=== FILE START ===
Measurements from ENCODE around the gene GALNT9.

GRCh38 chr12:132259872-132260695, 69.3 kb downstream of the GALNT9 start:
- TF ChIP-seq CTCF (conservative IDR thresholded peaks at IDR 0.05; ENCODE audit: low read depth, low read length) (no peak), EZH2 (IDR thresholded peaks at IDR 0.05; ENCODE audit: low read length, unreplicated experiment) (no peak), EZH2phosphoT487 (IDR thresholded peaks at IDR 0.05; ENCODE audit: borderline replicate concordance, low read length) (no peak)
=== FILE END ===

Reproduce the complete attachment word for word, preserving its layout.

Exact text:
Measurements from ENCODE around the gene GALNT9.

GRCh38 chr12:132259872-132260695, 69.3 kb downstream of the GALNT9 start:
- TF ChIP-seq CTCF (conservative IDR thresholded peaks at IDR 0.05; ENCODE audit: low read depth, low read length) (no peak), EZH2 (IDR thresholded peaks at IDR 0.05; ENCODE audit: low read length, unreplicated experiment) (no peak), EZH2phosphoT487 (IDR thresholded peaks at IDR 0.05; ENCODE audit: borderline replicate concordance, low read length) (no peak)